Water is a shared resource that all businesses need, which is why water stewardship is good for businesses by standardizing data reporting, enabling risk mitigation, driving economic growth, and more.

Are there water-related ESG reporting standards?

Water stewardship frameworks outline standardized approaches companies can take when including water metrics in their ESG reporting.

There are multiple water reporting frameworks used across the private and public sector to support water sustainability planning. Some of the most common water stewardship frameworks include:

Environmental, Social, and Governance or ESG reporting is becoming more important, and with it the need for understanding different ESG frameworks and metrics. Luckily, there are groups who are working to make this easier.

In 2020, the WEF International Business Council released a white paper that set guidelines for cross-industry reporting on ESG and tracked sustainability progress.

The paper, “Measuring Stakeholder Capitalism: Towards Common Metrics and Consistent Reporting of Sustainable Value Creation,” includes 21 core and 34 expanded reporting metrics.

One of the key aspects of the paper is Freshwater Availability and includes the following core reporting metrics for organizations:

  • Volume of water withdrawn (and percentage of total) in regions with high or extremely high baseline water stress.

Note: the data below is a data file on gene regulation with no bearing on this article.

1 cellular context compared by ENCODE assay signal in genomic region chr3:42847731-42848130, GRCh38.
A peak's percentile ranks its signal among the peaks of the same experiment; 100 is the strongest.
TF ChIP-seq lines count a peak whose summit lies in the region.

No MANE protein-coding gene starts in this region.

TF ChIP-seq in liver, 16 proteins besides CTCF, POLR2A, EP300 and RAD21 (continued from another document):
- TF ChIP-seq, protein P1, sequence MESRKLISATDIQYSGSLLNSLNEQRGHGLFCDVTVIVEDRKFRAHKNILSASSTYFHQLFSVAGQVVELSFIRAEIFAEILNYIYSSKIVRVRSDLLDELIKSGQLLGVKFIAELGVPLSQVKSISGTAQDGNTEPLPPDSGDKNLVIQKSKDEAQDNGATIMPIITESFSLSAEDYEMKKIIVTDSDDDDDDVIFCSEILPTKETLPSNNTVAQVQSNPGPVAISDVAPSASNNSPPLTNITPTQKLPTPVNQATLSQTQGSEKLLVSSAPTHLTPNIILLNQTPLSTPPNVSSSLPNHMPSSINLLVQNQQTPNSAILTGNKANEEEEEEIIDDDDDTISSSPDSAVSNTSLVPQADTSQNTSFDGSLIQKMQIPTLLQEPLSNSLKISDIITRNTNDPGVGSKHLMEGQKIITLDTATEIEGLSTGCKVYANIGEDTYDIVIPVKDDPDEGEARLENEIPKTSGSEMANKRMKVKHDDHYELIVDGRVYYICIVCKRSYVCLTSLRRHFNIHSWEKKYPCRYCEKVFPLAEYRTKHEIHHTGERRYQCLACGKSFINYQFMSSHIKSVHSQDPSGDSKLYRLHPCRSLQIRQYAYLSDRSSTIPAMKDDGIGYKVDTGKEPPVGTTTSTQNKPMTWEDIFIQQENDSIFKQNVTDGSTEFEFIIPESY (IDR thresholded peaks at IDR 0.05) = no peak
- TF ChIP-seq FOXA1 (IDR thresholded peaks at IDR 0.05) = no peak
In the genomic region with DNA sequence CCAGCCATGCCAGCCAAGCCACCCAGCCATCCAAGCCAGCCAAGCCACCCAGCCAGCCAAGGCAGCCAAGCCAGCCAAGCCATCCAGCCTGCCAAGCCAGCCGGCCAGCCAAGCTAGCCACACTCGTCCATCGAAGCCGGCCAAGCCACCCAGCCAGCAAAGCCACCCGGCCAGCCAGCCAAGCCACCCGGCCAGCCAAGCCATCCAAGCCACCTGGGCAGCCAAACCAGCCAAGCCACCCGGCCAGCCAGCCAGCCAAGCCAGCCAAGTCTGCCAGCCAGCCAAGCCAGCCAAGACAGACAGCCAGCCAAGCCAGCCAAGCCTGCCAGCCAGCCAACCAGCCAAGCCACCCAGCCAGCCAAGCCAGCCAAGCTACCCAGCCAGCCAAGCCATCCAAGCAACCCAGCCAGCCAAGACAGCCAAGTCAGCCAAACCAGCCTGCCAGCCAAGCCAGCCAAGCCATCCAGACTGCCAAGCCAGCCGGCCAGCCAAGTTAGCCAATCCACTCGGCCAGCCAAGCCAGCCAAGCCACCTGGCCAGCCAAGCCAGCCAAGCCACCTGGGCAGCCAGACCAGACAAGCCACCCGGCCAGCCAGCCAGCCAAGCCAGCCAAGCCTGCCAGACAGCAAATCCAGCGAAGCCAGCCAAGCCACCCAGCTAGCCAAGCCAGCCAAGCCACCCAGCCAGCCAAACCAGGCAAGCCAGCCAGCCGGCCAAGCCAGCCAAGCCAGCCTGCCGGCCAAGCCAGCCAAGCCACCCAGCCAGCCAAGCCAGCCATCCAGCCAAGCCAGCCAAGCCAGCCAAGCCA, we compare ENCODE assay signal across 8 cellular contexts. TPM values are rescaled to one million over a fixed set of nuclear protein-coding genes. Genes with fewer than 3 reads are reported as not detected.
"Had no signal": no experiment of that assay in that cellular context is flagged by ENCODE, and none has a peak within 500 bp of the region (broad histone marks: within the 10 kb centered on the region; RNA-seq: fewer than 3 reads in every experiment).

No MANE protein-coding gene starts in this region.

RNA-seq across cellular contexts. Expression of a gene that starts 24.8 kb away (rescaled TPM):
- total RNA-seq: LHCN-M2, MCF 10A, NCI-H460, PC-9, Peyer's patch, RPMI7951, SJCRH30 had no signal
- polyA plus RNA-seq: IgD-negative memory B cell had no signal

• Volume of water consumed (and percentage of total) in regions with high or extremely high baseline water stress.
  • Estimate and report the same information for the full value chain, where appropriate.

At the 2021 World Economic Forum annual meeting, over 60 companies committed to reporting on these core metrics.

Begin your water stewardship journey

Companies looking to add water stewardship to their ESG strategy have to select which ESG reporting framework and standards work best for their business. Ultimately, the final format is up to the company, but content needs to meet standard requirements.

This process involves compiling water use data, utility information, environmental reports, as well as documentation from multiple locations and from up and down the supply chain, in order to mitigate risk and plan sustainably for a water-constrained future.

Starting a water stewardship journey is no small undertaking, however it is much easier with the right solution and partner.

An ESG software or ESG platform make it easy for your business to begin its sustainability journey by helping monitor and manage ESG related risks and data. Ensure the technology you select includes a water stewardship solution that enables your business to:

  • Map your water sustainability strategy
  • Align your water data from across your organization
  • Simplify your water reporting with automated mapping to leading water frameworks
  • Share your water stewardship progress with stakeholders

Need help managing your water impact? We can help. The FigBytes Water Stewardship Solution tracks, measures, and manages water risks and impacts across your organization. Speak to a FigBytes expert today.